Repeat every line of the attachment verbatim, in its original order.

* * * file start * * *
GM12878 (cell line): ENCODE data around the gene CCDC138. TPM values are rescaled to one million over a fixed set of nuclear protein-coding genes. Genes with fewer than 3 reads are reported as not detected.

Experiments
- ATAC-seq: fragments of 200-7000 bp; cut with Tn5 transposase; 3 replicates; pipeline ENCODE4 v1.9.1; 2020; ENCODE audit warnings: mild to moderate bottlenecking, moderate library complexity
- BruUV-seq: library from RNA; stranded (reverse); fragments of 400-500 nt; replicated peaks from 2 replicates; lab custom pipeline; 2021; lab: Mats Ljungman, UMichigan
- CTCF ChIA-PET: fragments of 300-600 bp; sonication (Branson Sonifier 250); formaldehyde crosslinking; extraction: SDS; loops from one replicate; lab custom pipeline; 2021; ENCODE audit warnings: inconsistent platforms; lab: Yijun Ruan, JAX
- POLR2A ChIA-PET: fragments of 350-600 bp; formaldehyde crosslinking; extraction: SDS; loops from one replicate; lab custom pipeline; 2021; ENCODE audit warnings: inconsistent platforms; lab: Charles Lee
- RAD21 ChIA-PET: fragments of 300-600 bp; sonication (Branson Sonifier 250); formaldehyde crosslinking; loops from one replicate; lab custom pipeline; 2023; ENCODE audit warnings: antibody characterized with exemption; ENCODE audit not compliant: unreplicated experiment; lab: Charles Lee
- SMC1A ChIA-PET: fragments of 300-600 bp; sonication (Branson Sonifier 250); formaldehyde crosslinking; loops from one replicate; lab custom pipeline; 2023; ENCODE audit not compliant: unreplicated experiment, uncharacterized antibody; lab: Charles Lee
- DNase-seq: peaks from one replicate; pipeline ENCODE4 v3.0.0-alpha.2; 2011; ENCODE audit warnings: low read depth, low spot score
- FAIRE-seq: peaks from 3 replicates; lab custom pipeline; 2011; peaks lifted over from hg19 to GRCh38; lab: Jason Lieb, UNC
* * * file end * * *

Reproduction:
GM12878 (cell line): ENCODE data around the gene CCDC138. TPM values are rescaled to one million over a fixed set of nuclear protein-coding genes. Genes with fewer than 3 reads are reported as not detected.

Experiments
- ATAC-seq: fragments of 200-7000 bp; cut with Tn5 transposase; 3 replicates; pipeline ENCODE4 v1.9.1; 2020; ENCODE audit warnings: mild to moderate bottlenecking, moderate library complexity
- BruUV-seq: library from RNA; stranded (reverse); fragments of 400-500 nt; replicated peaks from 2 replicates; lab custom pipeline; 2021; lab: Mats Ljungman, UMichigan
- CTCF ChIA-PET: fragments of 300-600 bp; sonication (Branson Sonifier 250); formaldehyde crosslinking; extraction: SDS; loops from one replicate; lab custom pipeline; 2021; ENCODE audit warnings: inconsistent platforms; lab: Yijun Ruan, JAX
- POLR2A ChIA-PET: fragments of 350-600 bp; formaldehyde crosslinking; extraction: SDS; loops from one replicate; lab custom pipeline; 2021; ENCODE audit warnings: inconsistent platforms; lab: Charles Lee
- RAD21 ChIA-PET: fragments of 300-600 bp; sonication (Branson Sonifier 250); formaldehyde crosslinking; loops from one replicate; lab custom pipeline; 2023; ENCODE audit warnings: antibody characterized with exemption; ENCODE audit not compliant: unreplicated experiment; lab: Charles Lee
- SMC1A ChIA-PET: fragments of 300-600 bp; sonication (Branson Sonifier 250); formaldehyde crosslinking; loops from one replicate; lab custom pipeline; 2023; ENCODE audit not compliant: unreplicated experiment, uncharacterized antibody; lab: Charles Lee
- DNase-seq: peaks from one replicate; pipeline ENCODE4 v3.0.0-alpha.2; 2011; ENCODE audit warnings: low read depth, low spot score
- FAIRE-seq: peaks from 3 replicates; lab custom pipeline; 2011; peaks lifted over from hg19 to GRCh38; lab: Jason Lieb, UNC